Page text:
How Do Kids Lose Their Hearing?


If you’re like most people, you probably associate hearing loss with old age. But seniors aren’t the only ones to suffer from impaired hearing; in fact, only about one-third of patients are older than 65. In reality, hearing loss affects people of all ages – even children. Nearly 15 percent of kids in American Fork have hearing loss, and that number continues to grow.

Consequences of Childhood Hearing Loss

Child's ear

Children with hearing loss in American Fork don’t just face the everyday challenges of others with hearing loss; they are at risk for delays in speech and language development and have an increased likelihood of social and behavioral problems as they age. Because of these problems, it’s important to recognize the signs of hearing loss in children as soon as possible. These include:

  • No reaction to loud noises
  • Failure to respond to your voice
  • Frequent ear infections
  • Delays in speech and language ability/limited vocabulary for age
  • Poor academic performance
  • Disorders often related to hearing loss (e.g., autism, Down syndrome)
  • Family history of hearing loss

But what causes hearing loss in American Fork children?

What Causes Children to Lose Their Hearing?

There are three main causes of hearing loss in children:

  • Congenital factors. Roughly 1-2 out of every 1,000 children are born with hearing loss in American Fork. Congenital factors such as genetic issues, prenatal problems and premature birth can all cause hearing damage.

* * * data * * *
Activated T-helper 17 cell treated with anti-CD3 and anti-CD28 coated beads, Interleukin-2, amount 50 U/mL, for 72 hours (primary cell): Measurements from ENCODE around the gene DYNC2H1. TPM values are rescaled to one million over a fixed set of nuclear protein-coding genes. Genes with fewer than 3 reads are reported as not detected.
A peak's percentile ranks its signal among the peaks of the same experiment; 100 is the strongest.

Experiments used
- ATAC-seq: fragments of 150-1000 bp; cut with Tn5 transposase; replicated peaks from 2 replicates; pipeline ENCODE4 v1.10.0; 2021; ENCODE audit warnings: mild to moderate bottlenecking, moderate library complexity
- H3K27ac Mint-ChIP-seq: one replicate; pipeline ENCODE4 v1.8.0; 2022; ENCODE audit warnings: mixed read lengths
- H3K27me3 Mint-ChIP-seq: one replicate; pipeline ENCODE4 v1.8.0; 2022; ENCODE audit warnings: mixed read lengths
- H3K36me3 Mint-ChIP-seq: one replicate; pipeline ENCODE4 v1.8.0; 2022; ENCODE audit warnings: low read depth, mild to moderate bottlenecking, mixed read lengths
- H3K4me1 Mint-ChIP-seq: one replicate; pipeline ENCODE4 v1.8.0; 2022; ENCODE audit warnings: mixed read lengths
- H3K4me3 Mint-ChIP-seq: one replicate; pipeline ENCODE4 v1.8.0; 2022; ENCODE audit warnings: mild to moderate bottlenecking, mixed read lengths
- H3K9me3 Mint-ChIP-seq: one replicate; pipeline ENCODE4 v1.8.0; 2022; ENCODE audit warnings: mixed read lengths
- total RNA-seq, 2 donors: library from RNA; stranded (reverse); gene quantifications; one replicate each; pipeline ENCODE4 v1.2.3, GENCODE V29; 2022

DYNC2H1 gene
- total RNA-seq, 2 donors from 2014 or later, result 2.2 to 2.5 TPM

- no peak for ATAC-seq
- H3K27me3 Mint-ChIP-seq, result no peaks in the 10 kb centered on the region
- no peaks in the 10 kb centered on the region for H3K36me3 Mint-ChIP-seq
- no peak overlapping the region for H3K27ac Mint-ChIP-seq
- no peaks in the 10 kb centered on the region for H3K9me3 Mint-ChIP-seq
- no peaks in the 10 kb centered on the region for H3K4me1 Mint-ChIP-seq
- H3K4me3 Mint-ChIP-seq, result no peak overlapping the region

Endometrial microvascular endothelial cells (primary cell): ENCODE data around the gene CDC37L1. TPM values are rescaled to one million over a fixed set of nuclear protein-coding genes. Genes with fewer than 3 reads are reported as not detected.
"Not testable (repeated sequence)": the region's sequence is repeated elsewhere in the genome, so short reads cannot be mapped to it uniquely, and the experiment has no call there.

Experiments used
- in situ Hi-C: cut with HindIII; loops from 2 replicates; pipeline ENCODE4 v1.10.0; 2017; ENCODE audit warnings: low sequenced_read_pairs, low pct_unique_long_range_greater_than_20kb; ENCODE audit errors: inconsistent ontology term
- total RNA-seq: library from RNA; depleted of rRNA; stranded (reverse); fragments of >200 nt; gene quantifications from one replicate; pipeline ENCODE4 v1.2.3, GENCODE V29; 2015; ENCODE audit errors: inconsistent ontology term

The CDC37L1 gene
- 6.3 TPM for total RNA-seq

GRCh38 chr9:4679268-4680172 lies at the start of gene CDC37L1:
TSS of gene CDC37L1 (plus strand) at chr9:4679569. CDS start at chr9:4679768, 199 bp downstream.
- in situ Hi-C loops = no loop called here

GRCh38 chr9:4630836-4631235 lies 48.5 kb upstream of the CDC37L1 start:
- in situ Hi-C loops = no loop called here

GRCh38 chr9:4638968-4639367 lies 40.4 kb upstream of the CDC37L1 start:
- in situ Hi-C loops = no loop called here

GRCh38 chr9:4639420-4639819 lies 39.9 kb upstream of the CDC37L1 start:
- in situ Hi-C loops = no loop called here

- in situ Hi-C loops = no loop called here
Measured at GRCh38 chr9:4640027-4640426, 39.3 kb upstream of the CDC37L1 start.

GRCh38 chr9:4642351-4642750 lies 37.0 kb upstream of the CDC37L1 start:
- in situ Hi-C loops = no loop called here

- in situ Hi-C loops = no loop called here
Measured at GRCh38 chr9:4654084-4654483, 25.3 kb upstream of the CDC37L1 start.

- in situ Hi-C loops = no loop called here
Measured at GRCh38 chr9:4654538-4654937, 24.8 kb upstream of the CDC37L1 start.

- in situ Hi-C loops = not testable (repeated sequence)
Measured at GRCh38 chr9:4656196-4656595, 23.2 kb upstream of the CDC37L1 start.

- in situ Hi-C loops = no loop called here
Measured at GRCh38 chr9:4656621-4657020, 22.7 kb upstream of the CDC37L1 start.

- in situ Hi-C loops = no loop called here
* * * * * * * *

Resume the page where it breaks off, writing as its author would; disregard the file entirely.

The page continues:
• Otitis media. Middle ear infections are very common in children and occur when fluid accumulates and cannot drain properly. Most ear infections clear up on their own or respond to treatment with antibiotics, but in severe cases they can cause hearing damage.
  • Acquired hearing loss. Many factors can cause children to lose their hearing. Illness, physical trauma and medications can all cause permanent hearing loss. The biggest problem is excessive noise exposure. Fortunately, this can be prevented.

Preventing Noise-Induced Hearing Loss

Noise-induced hearing loss occurs when noise in excess of 85 decibels for an extended period of time causes permanent damage to the hair cells of the inner ear. Many activities contribute to this type of hearing loss including sporting events, concerts, firearms and noisy vehicles such as dirt bikes and jet skis. Kids who listen to music at loud levels through headphones are especially at risk.

In order to prevent your child from developing hearing loss, stress the importance of wearing earplugs anytime they will be participating in an activity where noise is likely to be a factor and teach them to listen to music safely. This means keeping the volume level at about 60 percent of maximum and taking frequent listening breaks to give their ears a rest. You might have to do a little policing yourself; a good rule of thumb is, if you can hear the music when they’re using headphones, they need to turn down the volume!

Your American Fork audiologist can provide you with additional tips on preventing your kids from developing hearing loss.

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